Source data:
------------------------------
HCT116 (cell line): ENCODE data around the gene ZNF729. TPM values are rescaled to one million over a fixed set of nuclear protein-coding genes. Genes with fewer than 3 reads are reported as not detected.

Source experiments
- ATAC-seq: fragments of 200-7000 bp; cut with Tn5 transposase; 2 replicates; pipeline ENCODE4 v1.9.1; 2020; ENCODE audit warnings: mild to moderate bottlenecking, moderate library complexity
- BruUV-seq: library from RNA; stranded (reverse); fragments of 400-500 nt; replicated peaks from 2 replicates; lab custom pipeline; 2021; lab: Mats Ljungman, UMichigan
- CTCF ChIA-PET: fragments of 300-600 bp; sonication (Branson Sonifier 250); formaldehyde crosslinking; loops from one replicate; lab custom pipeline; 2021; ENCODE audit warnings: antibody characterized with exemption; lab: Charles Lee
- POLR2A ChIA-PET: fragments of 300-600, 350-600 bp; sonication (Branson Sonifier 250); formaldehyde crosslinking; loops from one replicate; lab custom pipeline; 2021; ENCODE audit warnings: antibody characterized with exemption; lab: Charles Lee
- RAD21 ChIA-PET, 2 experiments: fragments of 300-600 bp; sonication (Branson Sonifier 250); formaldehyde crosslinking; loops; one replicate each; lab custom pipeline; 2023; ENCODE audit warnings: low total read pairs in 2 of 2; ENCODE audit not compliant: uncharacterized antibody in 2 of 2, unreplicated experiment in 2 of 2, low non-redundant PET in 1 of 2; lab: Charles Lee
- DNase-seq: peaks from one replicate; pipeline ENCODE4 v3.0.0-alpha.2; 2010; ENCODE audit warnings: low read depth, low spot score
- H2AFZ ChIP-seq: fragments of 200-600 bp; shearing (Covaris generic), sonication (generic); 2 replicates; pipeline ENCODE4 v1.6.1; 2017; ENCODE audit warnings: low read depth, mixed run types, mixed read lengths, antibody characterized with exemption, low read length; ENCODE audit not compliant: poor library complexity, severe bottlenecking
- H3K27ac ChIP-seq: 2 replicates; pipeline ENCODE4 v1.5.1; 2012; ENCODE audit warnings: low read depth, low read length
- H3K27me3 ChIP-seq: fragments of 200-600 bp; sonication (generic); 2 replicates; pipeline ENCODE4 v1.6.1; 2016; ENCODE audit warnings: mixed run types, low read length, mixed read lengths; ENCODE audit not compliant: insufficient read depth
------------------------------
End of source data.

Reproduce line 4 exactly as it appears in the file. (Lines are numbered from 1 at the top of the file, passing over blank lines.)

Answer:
- BruUV-seq: library from RNA; stranded (reverse); fragments of 400-500 nt; replicated peaks from 2 replicates; lab custom pipeline; 2021; lab: Mats Ljungman, UMichigan